I have a relationship with every book I write, complete with engagement (selling it), wedding day (publication day), and exhausting late-night fights (first draft first edits). The inspiration for each book is the moment-our-eyes-met-across-the-crowded-dancefloor: the moment I knew this story was the one for me. For The Regulars, I’d been thinking loosely about something to do with beauty. One night, I was home alone working on edits for Parched, and the idea of a purple potion that turns you beautiful popped into my head. Hm, I thought, That's interesting. I muted The West Wing (sometimes I edit with a familiar well-loved TV show running in the background), and gave the idea my full attention. A scene started playing in my head: three or four girls (wasn’t sure how old), at someone’s home. A potion introduced, mockery made, grounding the scene: this is the real world, one where “magic potions” don’t exist. Unexpected transformation: gross and visceral, not a Disney one. Unexpected results, it works… and someone comes home, forcing the girls to lie to an authority figure as they grapple with the impossible magic change… and the inherent possibilites. The scene ended, and I knew immediately it was a strong enough concept to become a novel. It was the easiest and the clearest inspiration I’ve experienced. I relayed the idea to my Mum and my agent, and they both said, go for it.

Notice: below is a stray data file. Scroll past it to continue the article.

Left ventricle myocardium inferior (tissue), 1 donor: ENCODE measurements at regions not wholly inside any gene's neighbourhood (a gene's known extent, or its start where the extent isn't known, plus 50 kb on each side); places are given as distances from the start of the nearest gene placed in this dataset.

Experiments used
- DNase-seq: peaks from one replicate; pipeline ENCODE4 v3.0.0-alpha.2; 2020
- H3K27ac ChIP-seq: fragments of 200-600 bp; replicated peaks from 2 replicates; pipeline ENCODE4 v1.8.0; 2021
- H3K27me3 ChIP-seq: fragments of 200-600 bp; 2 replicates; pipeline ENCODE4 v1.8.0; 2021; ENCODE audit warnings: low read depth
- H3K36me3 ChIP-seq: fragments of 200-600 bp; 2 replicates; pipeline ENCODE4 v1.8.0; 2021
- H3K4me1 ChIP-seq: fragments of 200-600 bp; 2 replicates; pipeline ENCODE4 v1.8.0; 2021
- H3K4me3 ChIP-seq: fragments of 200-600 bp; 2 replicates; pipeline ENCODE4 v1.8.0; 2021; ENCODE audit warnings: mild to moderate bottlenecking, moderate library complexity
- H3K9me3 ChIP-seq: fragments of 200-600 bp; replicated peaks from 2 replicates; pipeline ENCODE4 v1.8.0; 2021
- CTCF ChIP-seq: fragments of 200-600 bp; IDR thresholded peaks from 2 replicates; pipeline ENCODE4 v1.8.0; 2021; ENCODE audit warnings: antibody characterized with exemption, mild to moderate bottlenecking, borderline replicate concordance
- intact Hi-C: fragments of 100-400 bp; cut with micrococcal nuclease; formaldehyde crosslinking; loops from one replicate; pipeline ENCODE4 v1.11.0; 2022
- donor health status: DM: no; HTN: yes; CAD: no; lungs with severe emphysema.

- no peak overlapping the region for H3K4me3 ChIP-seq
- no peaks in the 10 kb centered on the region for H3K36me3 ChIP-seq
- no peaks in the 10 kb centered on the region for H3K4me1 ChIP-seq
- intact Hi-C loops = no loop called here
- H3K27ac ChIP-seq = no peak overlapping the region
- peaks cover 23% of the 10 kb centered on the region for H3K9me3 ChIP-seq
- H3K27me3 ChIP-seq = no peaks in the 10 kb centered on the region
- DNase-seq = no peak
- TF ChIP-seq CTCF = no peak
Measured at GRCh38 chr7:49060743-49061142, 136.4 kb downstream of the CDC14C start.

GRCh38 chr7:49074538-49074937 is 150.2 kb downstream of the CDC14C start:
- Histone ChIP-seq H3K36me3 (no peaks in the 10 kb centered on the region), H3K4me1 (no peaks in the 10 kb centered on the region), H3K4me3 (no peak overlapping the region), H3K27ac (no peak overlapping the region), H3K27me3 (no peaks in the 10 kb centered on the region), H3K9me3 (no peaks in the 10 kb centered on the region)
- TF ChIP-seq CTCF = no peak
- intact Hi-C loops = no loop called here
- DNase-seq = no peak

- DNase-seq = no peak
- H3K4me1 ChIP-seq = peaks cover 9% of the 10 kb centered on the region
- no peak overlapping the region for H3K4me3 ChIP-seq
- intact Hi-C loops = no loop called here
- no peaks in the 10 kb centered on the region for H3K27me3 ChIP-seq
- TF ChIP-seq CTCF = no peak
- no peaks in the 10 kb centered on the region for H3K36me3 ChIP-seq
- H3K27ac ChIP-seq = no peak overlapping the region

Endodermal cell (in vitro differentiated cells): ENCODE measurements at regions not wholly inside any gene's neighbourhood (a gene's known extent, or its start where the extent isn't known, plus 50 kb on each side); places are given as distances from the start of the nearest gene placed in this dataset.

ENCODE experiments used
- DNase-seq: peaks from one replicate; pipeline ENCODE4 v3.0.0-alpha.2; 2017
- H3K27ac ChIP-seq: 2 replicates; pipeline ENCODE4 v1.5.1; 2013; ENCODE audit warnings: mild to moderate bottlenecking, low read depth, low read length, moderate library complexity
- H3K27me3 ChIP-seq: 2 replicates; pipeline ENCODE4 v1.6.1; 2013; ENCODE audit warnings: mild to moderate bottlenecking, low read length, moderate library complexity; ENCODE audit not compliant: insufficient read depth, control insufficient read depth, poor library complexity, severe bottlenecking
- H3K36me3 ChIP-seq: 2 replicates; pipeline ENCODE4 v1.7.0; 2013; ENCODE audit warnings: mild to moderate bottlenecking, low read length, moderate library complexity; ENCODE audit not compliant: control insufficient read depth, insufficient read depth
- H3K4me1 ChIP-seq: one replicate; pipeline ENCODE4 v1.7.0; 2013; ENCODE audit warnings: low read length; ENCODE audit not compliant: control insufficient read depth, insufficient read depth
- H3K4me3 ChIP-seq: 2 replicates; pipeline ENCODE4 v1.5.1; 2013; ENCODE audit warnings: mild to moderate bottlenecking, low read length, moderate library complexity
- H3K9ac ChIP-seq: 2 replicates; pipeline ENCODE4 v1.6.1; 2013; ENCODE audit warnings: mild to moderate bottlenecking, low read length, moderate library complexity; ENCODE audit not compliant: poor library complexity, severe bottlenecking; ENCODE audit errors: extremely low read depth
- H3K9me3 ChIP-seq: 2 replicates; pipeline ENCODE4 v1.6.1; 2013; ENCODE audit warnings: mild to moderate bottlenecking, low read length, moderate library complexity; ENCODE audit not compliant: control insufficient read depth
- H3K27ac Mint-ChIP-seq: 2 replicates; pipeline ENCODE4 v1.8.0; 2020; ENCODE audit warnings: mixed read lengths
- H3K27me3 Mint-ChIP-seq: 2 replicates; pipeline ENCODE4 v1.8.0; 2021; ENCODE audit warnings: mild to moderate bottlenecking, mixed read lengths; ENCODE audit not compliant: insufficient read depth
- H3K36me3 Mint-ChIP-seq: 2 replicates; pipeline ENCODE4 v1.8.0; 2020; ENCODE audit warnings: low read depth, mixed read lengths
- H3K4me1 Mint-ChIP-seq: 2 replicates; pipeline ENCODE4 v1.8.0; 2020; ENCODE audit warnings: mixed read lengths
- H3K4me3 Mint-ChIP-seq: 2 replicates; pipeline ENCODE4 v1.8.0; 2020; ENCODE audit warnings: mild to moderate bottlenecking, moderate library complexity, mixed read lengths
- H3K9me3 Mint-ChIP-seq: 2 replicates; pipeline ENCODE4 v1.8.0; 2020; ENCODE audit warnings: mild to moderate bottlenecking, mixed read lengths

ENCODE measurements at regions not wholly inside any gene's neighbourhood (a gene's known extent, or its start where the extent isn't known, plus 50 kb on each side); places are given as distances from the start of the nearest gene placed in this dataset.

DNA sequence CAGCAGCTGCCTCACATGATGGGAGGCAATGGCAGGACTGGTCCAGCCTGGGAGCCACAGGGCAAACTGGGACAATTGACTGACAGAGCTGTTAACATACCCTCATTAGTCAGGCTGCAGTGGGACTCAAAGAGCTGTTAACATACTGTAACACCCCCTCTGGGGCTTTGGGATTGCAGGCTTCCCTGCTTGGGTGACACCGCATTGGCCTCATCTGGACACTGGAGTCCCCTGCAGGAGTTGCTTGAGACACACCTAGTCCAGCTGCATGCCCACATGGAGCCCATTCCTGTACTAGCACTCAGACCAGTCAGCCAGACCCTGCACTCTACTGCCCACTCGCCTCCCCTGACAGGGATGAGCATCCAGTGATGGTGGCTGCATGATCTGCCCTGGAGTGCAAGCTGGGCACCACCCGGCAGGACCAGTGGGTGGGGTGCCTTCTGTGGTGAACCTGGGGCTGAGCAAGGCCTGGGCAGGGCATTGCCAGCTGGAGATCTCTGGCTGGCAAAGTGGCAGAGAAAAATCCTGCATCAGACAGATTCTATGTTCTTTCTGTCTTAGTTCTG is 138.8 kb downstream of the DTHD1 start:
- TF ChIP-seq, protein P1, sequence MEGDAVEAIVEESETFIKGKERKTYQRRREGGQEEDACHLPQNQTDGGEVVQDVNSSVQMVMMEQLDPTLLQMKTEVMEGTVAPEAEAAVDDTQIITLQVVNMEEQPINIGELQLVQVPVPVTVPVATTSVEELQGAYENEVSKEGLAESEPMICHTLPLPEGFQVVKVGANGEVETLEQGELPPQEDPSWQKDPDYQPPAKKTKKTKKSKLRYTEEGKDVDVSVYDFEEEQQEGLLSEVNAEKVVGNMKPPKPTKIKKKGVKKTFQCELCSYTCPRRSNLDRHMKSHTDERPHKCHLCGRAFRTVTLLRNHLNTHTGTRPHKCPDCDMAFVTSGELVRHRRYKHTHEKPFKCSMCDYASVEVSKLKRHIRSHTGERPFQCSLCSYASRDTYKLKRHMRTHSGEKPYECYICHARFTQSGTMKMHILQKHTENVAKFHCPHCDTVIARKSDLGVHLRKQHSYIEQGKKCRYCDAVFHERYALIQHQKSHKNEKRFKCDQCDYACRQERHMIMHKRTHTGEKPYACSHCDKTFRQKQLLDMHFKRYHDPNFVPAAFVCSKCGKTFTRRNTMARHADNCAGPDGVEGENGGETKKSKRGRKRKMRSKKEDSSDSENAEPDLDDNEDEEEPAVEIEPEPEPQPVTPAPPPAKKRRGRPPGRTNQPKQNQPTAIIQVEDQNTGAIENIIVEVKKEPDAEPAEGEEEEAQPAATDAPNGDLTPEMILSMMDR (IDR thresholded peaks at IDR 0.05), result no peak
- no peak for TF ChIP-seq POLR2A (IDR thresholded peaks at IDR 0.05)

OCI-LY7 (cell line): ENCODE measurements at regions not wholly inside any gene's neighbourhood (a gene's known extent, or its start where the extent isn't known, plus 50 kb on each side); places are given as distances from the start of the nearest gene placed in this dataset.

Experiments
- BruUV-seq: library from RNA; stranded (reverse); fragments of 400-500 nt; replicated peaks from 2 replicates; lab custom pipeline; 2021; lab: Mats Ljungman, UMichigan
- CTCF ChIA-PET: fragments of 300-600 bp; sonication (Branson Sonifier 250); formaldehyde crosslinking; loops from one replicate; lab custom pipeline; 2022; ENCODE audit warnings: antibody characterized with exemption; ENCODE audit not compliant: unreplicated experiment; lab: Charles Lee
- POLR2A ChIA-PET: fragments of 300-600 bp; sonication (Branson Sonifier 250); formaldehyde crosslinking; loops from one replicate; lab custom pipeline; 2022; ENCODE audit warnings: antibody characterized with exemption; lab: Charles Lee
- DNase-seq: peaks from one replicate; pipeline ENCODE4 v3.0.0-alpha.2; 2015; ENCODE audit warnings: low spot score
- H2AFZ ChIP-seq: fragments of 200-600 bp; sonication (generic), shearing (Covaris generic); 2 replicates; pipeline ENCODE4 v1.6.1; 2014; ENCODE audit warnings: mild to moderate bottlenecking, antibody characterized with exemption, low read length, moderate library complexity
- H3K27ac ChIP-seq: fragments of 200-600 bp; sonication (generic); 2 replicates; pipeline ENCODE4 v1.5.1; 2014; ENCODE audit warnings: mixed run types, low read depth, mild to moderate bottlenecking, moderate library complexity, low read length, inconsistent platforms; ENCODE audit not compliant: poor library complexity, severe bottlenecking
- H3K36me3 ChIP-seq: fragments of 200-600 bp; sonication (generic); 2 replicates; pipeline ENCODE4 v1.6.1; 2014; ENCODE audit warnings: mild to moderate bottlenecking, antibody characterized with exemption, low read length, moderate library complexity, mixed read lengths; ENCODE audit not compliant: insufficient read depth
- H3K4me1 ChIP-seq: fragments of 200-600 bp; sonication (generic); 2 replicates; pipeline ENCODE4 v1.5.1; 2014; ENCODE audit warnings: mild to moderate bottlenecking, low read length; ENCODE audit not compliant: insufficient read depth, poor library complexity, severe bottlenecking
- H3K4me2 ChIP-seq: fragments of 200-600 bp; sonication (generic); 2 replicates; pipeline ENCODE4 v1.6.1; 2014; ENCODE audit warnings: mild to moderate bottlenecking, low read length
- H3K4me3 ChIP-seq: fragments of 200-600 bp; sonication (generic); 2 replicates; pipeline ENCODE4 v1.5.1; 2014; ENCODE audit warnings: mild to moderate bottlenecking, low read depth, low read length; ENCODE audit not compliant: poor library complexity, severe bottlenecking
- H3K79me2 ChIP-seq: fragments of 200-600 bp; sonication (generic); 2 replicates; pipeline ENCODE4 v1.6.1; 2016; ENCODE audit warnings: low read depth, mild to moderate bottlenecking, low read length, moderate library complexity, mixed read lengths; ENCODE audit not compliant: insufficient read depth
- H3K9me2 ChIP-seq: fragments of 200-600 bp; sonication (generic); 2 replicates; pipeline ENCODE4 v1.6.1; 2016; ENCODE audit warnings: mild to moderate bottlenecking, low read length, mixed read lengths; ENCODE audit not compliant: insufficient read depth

Sometimes the line between Mr/Ms Right and Mr/Ms Right Now can be blurry. How do you know an idea is good enough to start exploring?
- It doesn’t leave you alone. Your mind keeps returning to it, turning it over, touching every surface. You have a crush on your idea.
- It matters to you. You might not know the themes yet, but the story or its world is important to you. Instinctively, you know this book will explore something you feel passionate about.
- You would read this book. If someone pitched you this idea, you’d be into it. It is enticing, even though it doesn’t exist yet.
- It’s different. While it falls into the wheelhouse of a genre you’re familiar with (it’s very challenging to write a genre you don’t already read), there’s something about your idea that’s fresh, that turns a cliché on its head, that hasn’t been done before. Your idea is unique.
Pro Tip: Make an idea feel unique and different by subverting our expectations. Change a character’s race, gender, ability or sexuality and see how that shakes things up. Give someone a weird, unexpected hobby, mash two genres together and see what happens. Be weird.